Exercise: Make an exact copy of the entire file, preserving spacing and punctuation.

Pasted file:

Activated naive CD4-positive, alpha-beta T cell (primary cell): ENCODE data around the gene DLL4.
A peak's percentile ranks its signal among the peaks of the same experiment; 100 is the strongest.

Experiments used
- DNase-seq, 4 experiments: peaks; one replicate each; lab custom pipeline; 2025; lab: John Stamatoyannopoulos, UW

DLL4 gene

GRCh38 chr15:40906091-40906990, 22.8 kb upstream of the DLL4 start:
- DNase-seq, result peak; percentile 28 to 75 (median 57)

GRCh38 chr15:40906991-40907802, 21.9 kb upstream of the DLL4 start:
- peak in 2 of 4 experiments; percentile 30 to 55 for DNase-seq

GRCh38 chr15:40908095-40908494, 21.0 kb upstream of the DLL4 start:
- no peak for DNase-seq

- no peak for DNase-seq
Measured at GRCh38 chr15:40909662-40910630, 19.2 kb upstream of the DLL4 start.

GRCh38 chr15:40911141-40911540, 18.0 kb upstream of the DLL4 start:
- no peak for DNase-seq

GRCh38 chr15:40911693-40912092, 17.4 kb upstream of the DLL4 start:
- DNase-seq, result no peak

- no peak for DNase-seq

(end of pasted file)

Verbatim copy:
Activated naive CD4-positive, alpha-beta T cell (primary cell): ENCODE data around the gene DLL4.
A peak's percentile ranks its signal among the peaks of the same experiment; 100 is the strongest.

Experiments used
- DNase-seq, 4 experiments: peaks; one replicate each; lab custom pipeline; 2025; lab: John Stamatoyannopoulos, UW

DLL4 gene

GRCh38 chr15:40906091-40906990, 22.8 kb upstream of the DLL4 start:
- DNase-seq, result peak; percentile 28 to 75 (median 57)

GRCh38 chr15:40906991-40907802, 21.9 kb upstream of the DLL4 start:
- peak in 2 of 4 experiments; percentile 30 to 55 for DNase-seq

GRCh38 chr15:40908095-40908494, 21.0 kb upstream of the DLL4 start:
- no peak for DNase-seq

- no peak for DNase-seq
Measured at GRCh38 chr15:40909662-40910630, 19.2 kb upstream of the DLL4 start.

GRCh38 chr15:40911141-40911540, 18.0 kb upstream of the DLL4 start:
- no peak for DNase-seq

GRCh38 chr15:40911693-40912092, 17.4 kb upstream of the DLL4 start:
- DNase-seq, result no peak

- no peak for DNase-seq